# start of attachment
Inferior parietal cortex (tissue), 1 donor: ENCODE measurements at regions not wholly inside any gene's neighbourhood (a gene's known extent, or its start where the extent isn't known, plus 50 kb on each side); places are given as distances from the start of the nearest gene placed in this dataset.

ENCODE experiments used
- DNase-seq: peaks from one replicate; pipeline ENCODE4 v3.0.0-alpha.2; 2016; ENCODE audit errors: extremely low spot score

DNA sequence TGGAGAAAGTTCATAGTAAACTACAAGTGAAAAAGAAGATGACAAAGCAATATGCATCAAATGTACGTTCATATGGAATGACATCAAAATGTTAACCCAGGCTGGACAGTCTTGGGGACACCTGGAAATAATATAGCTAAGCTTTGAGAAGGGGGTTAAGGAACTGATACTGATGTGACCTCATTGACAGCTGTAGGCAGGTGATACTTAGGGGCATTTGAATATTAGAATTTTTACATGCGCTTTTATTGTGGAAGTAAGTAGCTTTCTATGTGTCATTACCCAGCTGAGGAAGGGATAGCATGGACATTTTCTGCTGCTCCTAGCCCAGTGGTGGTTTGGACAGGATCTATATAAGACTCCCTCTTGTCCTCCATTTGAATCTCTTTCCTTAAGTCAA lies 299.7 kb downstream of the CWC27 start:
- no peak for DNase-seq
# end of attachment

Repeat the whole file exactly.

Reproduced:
Inferior parietal cortex (tissue), 1 donor: ENCODE measurements at regions not wholly inside any gene's neighbourhood (a gene's known extent, or its start where the extent isn't known, plus 50 kb on each side); places are given as distances from the start of the nearest gene placed in this dataset.

ENCODE experiments used
- DNase-seq: peaks from one replicate; pipeline ENCODE4 v3.0.0-alpha.2; 2016; ENCODE audit errors: extremely low spot score

DNA sequence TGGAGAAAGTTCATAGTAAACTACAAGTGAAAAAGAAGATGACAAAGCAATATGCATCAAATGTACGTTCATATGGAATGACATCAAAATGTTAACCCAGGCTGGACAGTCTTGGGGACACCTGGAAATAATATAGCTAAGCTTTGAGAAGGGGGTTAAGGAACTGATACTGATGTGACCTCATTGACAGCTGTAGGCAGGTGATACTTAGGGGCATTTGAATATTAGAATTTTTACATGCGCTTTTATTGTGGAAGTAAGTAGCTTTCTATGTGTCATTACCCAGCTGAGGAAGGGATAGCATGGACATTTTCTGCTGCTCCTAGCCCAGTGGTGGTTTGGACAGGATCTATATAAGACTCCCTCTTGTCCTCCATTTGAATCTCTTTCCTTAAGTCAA lies 299.7 kb downstream of the CWC27 start:
- no peak for DNase-seq